All over the word good health is associated with happiness. When we feel great, we don’t go to doctors, worry about the diagnosis, spend money, deal with insurance, and hassle with prescriptions all while feeling terrible, scared, aggravated, and anxious about being sick. Feeling well is the goal and throughout my educational video program, I ask, why not take the risk of feeling fabulous?
However, (drum roll please) stress is part of everyday life for most of us. Life is complicated no doubt about it. Yet we have power and ability to combat our feelings of tension, anxiety, or plain old modern misery with healthy wholesome foods. Yes! We can fight the blues with greens!
First, think of how many times have we seen kids melt down after a sugar high and need a time out? (Adults can feel the same way.) We have all seen it, the blissful, excited, perhaps hyper mood…. and then the crash with irritability, and negativity. Time for a time out. Done that myself. We already know that food effects mood just by seeing it occur in our daily life, and there is research to back it up.
- After a traditional Thanksgiving feast many people happily fall asleep due to high levels of tryptophan in the turkey. Tryptophan is a precursor to serotonin which helps us all feel happier and calmer. Plant based sources of tryptophan include oats, beans, nuts, and lentils.
- Foods containing Folate, a B vitamin, increase our levels of dopamine which offer us feeling of pleasure. Foods include asparagus, dark leafy greens, broccoli, and dried beans.
- Magnesium helps the brain protects itself from stress, reduces anxiety, irritability, and helps us sleep. Plant based sources of magnesium include dark leafy greens, whole grain oats, buckwheat, millet, quinoa, legumes, nuts, seeds, and bananas.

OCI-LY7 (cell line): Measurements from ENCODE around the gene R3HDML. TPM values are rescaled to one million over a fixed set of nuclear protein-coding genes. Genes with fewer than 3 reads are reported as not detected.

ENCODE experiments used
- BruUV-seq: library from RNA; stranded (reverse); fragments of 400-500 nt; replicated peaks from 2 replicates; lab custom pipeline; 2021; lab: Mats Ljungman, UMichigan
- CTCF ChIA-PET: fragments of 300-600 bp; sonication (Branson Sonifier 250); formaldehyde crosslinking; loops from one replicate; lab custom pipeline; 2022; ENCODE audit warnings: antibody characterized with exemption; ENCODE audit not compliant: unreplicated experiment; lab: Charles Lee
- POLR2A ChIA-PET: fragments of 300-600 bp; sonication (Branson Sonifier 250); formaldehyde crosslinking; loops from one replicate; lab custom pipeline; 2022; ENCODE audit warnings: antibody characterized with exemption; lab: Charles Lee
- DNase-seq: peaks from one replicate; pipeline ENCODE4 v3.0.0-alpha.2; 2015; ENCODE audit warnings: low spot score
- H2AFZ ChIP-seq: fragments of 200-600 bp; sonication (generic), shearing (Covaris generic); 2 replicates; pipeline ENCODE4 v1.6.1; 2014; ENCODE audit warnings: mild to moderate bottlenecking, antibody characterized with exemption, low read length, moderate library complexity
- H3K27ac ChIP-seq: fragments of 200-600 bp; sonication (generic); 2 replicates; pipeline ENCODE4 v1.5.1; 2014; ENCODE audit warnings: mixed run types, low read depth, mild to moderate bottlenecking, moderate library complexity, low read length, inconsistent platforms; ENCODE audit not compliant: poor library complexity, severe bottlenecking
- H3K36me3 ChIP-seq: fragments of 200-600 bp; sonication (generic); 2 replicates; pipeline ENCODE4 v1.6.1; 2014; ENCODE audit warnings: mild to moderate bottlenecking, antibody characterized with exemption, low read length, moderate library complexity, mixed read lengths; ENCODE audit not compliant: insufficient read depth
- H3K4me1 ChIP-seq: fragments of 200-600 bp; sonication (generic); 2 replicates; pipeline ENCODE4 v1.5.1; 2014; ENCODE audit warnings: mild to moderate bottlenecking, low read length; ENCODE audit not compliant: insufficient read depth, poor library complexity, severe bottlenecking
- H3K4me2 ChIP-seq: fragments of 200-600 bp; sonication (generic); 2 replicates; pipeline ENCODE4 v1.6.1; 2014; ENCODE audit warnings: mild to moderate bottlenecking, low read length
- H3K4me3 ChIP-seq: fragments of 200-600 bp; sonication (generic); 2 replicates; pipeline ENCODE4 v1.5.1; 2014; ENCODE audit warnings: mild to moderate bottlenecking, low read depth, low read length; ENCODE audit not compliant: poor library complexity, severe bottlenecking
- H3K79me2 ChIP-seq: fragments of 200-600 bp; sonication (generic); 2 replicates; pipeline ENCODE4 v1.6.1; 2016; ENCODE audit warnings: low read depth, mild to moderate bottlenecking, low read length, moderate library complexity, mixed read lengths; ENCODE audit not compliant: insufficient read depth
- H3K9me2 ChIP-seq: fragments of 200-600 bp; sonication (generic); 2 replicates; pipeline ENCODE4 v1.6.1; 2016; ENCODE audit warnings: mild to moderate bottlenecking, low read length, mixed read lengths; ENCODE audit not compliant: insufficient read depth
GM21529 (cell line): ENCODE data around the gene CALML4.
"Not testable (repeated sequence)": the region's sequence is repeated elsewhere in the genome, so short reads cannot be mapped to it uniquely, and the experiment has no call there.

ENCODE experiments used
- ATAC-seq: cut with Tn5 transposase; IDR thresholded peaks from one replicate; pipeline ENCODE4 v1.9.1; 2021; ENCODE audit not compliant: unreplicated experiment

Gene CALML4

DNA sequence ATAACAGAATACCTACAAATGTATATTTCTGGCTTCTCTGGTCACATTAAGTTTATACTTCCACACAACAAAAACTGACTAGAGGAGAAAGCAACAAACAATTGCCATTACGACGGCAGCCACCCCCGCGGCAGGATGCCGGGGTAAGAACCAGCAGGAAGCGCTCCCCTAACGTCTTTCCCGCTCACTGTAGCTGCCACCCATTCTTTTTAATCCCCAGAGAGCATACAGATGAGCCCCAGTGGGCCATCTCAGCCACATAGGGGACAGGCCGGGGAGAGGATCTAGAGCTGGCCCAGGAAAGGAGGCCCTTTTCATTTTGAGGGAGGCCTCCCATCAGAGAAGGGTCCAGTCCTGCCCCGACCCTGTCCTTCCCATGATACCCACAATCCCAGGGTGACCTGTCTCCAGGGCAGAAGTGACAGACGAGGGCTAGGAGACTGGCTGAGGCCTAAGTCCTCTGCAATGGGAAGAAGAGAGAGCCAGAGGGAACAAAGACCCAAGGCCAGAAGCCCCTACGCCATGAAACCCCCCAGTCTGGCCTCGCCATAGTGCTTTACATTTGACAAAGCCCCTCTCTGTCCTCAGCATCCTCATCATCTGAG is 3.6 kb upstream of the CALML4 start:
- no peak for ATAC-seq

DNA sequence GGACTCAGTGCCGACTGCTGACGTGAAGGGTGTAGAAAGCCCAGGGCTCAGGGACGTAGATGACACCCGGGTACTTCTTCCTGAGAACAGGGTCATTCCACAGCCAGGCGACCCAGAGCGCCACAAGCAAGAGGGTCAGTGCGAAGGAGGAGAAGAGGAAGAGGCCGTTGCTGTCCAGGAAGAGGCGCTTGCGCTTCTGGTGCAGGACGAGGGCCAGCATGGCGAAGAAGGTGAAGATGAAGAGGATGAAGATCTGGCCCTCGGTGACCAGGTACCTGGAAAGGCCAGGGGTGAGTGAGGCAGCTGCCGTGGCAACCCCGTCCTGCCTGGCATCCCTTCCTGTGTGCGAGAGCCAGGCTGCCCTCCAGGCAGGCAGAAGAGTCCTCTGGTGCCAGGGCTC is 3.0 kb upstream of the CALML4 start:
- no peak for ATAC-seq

- Omega-3 Fatty Acids also help us fight stress. Good plant based sources include walnuts, flax seeds, and Brussel sprouts.
- Finally, complex carbohydrates, keep our blood sugar levels calm and steady – versus spiking up and down like crazy – a.k.a. mood swings! Complex carbohydrates can be found in whole grains, fruits, and vegetables.
Fruits and vegetables have substances called phyto (plant based) nutrients which help inhibit ‘depression associated’ enzymes. Eating lots of fruits and veggies means we are ingesting more phytonutrients which encourage robust brain health. Phytonutrients that inhibit ‘depression associated enzymes’ can especially be found in apples, berries, grapes, kale, onions, and green tea as well as cloves, oregano, cinnamon and nutmeg.
- Depression is related to low levels of serotonin and higher levels of inflammation in the body. Plant based diets are naturally lower the inflammation in our bodies because they are full of antioxidants and are low in fat.
To relieve high levels of stress, it’s important to avoid certain foods too! Avoid caffeine, sugar, refined (enriched) carbohydrates, alcohol, food additives, and artificial colorings.
Other amazing research indicates how important food and drink is to our mood and state of mind: